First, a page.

* Travel and/or live in countries where your target language is spoken.
* If you haven't done so already, start using books and textbooks meant for native speakers of your target language. For example, Strunk and White's Elements of Style is a style reference book I had to use when I was a writing student at the university.
* Continue to increase your vocabulary by focusing on areas of interest. Learn just like a native speaker. For example, are you interested in sciences? Biology? If so, do you know all the vocabulary to talk about anatomy and physiology? Are you interested in chess? If so, do you know the names of all the chess pieces in your target language? The names of certain moves?
* Do you read the news from the countries that speak your target language? This way you'll keep up with current events and be able to talk about those things with a native speaker.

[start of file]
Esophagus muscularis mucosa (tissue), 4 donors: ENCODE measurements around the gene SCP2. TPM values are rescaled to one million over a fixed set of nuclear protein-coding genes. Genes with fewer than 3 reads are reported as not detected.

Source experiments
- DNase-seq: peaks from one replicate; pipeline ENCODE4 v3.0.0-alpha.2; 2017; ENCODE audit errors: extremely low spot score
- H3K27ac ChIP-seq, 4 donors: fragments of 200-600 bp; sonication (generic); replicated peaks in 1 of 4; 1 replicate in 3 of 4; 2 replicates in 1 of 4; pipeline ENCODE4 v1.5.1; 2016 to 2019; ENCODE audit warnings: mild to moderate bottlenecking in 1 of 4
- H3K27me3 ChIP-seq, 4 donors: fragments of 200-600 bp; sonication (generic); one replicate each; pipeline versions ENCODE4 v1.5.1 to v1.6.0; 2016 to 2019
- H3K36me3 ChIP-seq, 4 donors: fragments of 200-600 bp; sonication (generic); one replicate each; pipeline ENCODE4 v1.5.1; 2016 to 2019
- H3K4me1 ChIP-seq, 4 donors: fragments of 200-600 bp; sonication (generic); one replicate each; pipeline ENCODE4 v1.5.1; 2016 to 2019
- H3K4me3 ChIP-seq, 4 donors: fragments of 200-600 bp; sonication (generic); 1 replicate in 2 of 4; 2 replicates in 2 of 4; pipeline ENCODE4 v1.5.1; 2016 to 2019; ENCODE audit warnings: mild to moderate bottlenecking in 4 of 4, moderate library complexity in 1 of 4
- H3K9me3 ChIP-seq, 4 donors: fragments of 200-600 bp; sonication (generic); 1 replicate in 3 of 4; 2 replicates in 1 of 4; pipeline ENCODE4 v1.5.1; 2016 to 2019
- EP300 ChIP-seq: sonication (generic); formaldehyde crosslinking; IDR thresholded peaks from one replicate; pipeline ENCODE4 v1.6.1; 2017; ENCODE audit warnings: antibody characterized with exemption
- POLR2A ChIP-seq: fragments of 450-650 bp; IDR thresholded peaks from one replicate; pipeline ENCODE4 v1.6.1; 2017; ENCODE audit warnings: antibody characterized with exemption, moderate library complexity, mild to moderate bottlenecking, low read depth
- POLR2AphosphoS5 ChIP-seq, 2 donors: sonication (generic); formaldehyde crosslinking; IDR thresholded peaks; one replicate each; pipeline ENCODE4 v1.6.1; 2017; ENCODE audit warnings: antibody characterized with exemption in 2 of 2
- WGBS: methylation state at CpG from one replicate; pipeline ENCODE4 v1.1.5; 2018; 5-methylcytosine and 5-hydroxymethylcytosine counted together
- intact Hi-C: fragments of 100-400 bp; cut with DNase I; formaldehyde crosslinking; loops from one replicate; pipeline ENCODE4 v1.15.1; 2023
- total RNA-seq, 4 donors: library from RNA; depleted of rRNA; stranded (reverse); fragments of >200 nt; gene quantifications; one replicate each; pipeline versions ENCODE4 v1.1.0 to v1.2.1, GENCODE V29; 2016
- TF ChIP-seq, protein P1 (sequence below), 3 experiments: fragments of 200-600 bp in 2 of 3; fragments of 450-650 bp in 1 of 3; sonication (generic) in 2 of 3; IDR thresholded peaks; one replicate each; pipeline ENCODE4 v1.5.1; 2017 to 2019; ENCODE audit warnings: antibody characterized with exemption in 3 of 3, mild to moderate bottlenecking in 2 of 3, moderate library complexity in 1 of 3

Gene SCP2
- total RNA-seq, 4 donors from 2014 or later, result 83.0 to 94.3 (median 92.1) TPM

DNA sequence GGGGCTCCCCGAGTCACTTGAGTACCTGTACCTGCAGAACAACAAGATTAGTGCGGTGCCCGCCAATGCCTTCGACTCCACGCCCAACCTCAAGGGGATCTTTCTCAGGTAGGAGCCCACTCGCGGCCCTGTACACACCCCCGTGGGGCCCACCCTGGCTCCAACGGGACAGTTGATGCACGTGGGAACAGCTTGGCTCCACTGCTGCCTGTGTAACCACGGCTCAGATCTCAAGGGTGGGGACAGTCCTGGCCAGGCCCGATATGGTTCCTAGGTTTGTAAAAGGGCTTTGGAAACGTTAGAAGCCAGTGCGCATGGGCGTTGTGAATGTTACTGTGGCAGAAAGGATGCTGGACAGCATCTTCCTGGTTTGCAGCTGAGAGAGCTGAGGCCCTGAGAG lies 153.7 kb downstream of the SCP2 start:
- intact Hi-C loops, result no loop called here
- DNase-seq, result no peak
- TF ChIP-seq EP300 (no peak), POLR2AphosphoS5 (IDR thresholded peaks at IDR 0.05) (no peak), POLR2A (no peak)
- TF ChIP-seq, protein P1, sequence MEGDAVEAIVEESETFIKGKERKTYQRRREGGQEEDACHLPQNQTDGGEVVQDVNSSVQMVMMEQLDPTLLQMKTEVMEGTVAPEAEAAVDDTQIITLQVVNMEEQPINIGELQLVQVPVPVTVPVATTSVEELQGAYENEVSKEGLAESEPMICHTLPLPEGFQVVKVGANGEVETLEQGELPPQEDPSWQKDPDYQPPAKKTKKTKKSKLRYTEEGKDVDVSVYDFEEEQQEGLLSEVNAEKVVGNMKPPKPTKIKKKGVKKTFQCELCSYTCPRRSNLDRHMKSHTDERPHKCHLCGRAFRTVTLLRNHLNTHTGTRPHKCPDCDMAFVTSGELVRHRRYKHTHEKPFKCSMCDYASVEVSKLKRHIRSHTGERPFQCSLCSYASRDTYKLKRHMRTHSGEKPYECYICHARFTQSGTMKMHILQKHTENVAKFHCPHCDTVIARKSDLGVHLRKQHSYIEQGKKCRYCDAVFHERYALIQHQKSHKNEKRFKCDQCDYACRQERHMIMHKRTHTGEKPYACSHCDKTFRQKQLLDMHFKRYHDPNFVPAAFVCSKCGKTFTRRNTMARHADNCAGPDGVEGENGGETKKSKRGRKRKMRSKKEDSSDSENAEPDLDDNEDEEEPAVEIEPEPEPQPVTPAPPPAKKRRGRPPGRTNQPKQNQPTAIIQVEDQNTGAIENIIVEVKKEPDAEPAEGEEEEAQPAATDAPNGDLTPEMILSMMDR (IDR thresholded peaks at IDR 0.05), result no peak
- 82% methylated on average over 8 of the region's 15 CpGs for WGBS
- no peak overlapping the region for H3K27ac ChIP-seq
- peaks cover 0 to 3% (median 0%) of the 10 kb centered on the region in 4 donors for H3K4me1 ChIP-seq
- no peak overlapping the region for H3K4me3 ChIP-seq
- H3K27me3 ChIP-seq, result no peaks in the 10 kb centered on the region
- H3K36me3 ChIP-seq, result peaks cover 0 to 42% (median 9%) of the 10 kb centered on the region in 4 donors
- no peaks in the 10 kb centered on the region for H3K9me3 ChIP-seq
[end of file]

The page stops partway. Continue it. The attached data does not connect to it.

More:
You have reached the so-called Intermediate Plateau, a point where most learners feel they have not been progressing much. Two simple ways to break through this plateau include:<o:p></o:p>
(a) Exposing yourself to a lot of English (along the lines of what Peter and Carmen mentioned above).<o:p></o:p>
(b) Noticing where you're getting it right and where you're getting it wrong. For instance, start writing notebook entries and pay close attention to the suggested corrections. <o:p></o:p>
"Advice" "advise" is to advise someone.
I don't know. I'm amazed at how good everyone's English is. I would recommend watching English/American TV and reading books. Progressing to an advanced level is mostly about vocabulary and the nuances of the language.